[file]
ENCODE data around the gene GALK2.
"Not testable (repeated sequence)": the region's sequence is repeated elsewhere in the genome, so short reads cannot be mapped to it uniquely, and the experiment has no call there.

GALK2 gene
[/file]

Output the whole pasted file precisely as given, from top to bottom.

ENCODE data around the gene GALK2.
"Not testable (repeated sequence)": the region's sequence is repeated elsewhere in the genome, so short reads cannot be mapped to it uniquely, and the experiment has no call there.

GALK2 gene